The Stereophonics are one of the biggest U.K. rock bands of the last two decades. After starting strong out of the gate with their 1997 debut, Word Gets Around, the act became bona fide superstars with 1999's Performance and Cocktails and 2001's Just Enough Education to Perform, which spawned a staggering nine Top 20 singles in a row in their native land —including the Top Five hits "Mr. Writer," "Pick a Part That's New" and "The Bartender and the Thief."

Stereophonics have been incredibly consistent throughout their career, and their excellent 10th studio album, Scream Above the Sounds, continues that trend. Although the record isn't afraid to take risks—the electronic textures introducing the hard rocker "Chances Are"; the low-key R&B/soul standout "Would You Believe?"; the menacing pop stomp "Geronimo"— Scream Above the Sounds is full of well-crafted, catchy tunes.

"It's a record that's got a lot of sides to it," frontman/songwriter Kelly Jones tells us. "We've always been a band about songs. The song is the boss. We've always tried to complement the songs as much as we can."

Diffuser caught Jones via phone from London, where he was at the band's rehearsal studios doing some press. "Talking shop, as they say," he says.

The record sounds great—it's you guys, but it sounds like 2017.
Each record we make, we try to move forward with something very naturally, and step outside of our comfort zone, and try to make it as honest as we can, but never try and repeat what we've been doing, really. This is our 10th record, so for us to make a record, we want it to be something we've never really done before, [and] challenge ourselves to find some new stuff on there, and incorporate that into the live show. It's been a good run.

What were the biggest differences this time around making this record? Were there any significant ones you can pinpoint?
I guess the main difference is in the whole process of the last few records has been that… We don't really go into the studio to make an album—[we've] been much more focused [on] recording the songs, and finding a home for those songs when it feels like there's a connection with other songs.

That frees you up a lot, because in the past your management or record company would say, "Right, you've got eight weeks, go make an album," and there's a pressure to make an album in eight weeks sort of thing. Having that freedom allows you to have all these different styles of songs. "Caught by the Wind" is very anthemic. "Taken a Tumble" is much more like the Cars or new wave sort of stuff. "What's the Fuss?" and "Geronimo" is much more musical, with the trumpets and the saxophones and stuff like that. "All in One Night" is very synthesizer-led and no band on there at all, really. It jumps around quite a bit, I guess.

It's kind of like a mixtape in many ways—there are a lot of different feelings and stuff on there. There's a lot to choose from and I'm sure people all have different kinds of favorite tracks depending on what kind of music you like.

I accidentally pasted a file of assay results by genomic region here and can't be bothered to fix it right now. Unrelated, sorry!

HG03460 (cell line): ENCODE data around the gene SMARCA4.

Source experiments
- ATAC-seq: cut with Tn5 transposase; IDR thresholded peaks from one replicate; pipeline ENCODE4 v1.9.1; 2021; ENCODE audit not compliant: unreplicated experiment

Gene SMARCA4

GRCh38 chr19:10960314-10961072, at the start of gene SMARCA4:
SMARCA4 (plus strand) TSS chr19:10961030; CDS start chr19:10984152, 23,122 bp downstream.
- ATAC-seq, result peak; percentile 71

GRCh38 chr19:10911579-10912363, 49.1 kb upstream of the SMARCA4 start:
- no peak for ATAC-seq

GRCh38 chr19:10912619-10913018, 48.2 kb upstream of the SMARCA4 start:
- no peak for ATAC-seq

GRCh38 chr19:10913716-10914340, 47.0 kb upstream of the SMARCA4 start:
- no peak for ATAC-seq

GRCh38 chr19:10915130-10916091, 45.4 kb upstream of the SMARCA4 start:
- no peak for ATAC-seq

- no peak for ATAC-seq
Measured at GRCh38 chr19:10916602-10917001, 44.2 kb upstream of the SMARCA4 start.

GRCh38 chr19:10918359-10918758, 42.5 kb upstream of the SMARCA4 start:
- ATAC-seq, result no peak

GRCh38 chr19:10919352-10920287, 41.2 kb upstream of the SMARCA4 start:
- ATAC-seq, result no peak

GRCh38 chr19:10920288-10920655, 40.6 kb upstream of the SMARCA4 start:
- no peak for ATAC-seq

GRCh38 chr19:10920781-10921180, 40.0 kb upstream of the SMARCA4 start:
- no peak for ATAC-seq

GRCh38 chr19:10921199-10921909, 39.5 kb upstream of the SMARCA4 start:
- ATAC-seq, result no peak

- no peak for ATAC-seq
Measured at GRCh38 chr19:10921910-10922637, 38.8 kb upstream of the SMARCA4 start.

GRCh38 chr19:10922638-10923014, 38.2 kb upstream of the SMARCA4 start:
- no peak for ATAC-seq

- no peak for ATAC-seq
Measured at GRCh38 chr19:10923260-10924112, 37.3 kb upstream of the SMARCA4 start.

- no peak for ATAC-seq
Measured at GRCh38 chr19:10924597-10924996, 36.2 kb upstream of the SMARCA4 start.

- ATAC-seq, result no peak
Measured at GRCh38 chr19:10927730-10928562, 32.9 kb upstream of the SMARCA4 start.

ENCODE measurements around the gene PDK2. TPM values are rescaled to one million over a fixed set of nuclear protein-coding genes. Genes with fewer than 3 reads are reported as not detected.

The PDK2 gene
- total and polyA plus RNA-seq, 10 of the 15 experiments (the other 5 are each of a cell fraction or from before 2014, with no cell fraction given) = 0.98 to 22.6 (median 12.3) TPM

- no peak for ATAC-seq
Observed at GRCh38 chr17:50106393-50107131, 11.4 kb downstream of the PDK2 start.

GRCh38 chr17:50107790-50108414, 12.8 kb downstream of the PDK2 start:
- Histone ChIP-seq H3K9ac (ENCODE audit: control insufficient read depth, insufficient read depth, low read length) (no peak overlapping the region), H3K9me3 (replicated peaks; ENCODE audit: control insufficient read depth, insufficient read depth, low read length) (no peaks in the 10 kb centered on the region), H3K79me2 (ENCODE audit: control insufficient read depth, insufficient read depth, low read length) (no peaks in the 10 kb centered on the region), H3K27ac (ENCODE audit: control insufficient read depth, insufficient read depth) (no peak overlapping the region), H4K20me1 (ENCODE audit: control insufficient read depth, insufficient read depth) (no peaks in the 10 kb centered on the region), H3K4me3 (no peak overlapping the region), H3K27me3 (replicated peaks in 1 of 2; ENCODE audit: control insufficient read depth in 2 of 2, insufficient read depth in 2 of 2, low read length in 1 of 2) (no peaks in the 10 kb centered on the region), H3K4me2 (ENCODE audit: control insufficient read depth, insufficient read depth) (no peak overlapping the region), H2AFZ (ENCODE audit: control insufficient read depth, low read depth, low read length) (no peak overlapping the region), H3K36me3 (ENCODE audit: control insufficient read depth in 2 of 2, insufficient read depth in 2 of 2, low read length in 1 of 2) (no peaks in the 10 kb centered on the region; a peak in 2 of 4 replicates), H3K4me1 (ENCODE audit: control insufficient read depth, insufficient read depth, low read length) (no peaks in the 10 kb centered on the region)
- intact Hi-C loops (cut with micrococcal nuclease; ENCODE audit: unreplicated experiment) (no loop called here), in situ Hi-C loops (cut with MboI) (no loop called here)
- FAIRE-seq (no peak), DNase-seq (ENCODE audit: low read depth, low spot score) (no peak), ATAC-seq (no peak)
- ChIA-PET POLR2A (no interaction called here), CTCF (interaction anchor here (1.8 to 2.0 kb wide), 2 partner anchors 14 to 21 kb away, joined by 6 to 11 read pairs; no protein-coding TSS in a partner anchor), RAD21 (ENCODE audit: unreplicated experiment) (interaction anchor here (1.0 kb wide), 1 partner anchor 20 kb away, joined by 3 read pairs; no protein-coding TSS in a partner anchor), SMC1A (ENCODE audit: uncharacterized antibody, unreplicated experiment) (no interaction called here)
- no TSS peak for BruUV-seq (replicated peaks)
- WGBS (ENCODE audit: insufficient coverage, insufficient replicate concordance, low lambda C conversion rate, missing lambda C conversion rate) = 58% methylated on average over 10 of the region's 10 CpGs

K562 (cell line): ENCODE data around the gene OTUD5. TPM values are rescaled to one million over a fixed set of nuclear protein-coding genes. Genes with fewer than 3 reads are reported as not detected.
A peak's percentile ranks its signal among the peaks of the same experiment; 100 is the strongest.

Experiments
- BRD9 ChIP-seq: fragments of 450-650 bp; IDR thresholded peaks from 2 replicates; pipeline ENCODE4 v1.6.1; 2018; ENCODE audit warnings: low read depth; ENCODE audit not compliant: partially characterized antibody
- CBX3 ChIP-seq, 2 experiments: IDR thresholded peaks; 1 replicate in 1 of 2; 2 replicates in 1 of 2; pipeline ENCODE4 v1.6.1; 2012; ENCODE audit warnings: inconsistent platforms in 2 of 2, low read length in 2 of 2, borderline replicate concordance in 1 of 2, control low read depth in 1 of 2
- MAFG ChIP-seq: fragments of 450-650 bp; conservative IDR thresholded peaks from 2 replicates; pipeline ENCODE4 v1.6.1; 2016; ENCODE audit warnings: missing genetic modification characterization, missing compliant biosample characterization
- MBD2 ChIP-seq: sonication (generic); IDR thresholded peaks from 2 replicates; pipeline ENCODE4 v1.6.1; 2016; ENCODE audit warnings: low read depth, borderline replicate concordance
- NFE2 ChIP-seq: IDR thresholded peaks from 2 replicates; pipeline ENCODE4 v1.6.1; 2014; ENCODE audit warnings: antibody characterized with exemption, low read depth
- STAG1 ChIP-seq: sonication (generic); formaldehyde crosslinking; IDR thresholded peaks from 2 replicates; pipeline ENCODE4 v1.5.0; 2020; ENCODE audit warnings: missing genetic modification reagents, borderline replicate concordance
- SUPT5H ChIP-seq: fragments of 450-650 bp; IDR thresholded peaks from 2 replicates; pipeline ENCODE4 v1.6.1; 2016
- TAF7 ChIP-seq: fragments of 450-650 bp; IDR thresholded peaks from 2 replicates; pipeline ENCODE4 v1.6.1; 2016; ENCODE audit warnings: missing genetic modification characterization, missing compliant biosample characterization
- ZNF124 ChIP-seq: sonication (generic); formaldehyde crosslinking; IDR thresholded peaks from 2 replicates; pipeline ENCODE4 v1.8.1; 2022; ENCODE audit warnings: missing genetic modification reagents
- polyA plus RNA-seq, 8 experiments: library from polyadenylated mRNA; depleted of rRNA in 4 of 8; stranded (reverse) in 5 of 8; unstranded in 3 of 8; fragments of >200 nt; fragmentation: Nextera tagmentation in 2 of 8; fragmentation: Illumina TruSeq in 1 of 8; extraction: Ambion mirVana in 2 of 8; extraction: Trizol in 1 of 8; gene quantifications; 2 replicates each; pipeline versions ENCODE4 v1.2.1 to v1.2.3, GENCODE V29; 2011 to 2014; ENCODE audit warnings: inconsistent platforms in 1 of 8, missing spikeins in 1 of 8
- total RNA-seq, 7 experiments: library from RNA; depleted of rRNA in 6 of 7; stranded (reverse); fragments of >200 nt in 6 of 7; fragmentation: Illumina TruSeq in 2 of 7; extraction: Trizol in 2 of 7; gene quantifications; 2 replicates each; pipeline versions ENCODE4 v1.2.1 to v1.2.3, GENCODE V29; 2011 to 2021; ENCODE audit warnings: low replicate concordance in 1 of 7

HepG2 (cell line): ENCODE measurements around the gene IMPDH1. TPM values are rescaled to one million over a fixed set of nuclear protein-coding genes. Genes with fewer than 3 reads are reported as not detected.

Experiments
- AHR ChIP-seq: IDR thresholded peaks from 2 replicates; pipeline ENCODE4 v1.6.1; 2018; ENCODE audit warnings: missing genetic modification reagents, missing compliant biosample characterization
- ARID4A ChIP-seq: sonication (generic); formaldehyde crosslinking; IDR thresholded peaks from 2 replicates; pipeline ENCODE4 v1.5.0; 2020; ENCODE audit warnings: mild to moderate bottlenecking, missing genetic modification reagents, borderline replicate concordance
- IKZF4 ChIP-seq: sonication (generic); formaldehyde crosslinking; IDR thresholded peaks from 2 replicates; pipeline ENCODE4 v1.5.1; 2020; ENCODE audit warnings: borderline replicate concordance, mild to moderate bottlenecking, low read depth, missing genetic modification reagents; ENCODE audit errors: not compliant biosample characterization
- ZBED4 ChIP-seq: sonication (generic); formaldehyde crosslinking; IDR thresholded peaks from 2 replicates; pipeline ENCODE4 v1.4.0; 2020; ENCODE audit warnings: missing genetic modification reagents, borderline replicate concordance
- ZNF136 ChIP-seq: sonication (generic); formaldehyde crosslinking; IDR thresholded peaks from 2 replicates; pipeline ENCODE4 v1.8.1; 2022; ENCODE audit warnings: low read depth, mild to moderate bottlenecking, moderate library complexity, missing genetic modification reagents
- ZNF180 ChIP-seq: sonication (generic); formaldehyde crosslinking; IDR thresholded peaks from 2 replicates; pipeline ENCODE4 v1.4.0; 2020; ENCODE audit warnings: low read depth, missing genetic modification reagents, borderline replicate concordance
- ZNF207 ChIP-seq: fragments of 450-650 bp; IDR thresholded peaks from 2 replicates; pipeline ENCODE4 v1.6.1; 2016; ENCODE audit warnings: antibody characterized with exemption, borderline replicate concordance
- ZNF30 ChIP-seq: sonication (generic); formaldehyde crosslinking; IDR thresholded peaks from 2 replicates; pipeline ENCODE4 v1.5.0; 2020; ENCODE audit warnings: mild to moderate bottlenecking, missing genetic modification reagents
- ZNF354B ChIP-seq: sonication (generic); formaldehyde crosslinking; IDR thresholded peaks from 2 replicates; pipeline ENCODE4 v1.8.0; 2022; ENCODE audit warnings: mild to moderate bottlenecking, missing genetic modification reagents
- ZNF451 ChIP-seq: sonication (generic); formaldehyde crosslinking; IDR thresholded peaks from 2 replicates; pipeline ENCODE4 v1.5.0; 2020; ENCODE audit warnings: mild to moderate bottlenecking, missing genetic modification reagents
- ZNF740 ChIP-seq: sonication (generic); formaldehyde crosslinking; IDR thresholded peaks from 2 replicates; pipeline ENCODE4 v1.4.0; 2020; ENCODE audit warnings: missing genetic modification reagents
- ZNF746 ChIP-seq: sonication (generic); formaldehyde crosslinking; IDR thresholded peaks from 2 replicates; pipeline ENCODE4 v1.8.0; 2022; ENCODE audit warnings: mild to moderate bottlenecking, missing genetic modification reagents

That's really nice, because people have different entry ways into your catalog.
The audience has always been split 50-50, male-female. There's always a song that comes along that brings in a new audience, like "Dakota" brought in a bunch of new people, and "Indian Summer," and then "C'est La Vie" and "I Wanna Get Lost with You" on the last record. You look out and there's 17-, 18-year-old kids in the front row, and they discovered the band through Spotify or whatever streaming services they're into. Before you know it, it's a very eclectic audience, where there's people who have followed the band from day one and then the people who love the big songs off the radio stations. And then you meet people who are just discovering the band. It's rewarding to have 10 albums to pick and choose from and stick all these different things in a show.

It must be gratifying to be 10 albums in a career and still getting teenagers and younger audiences finding you. Because you never know—with some bands, their fanbase gets older, and that's it. That's very cool you're seeing that diversity.
It's a nice feeling. I wouldn't want to be a band still being around 20 years and harping on about the first album and 20th anniversary of my first album. It doesn't really interest me that much. I'm much more excited by the fact that our latest two singles are on the radio next to Rag 'N' Bone Man or somebody on their first album. It's much nicer to be segued between something brand new as opposed to something from the '90s.

Lyrically, as you were putting this record together, were there any inspirations you found you were taking from?
You collect all this in hindsight, really. At the time you're doing it, you're just literally writing about whatever went on in your day. Looking back, "Caught by the Wind" was the first track on the record—I guess that was written in the aftermath of stuff like the Bataclan and things like that in Paris, because that's my own work environment, if you will. There's an air of "What the f---'s going on?" and there's an anxiety involved in that.

["Caught by the Wind"] starts off with [the lyrics] "Wolves in their words / Don't play by their rules." But I guess what I was trying to really say was, there's a childhood innocence kind of being robbed with all this intrusion of 24-7 bad news all the time. The chorus goes on to celebrate lots of my memories from my childhood living in Wales: staring up at the sky and looking at airplanes. There was a lot more time of being bored. I think being bored is a good thing. Staring at my window's a good thing, rather than constantly being distracted with stuff.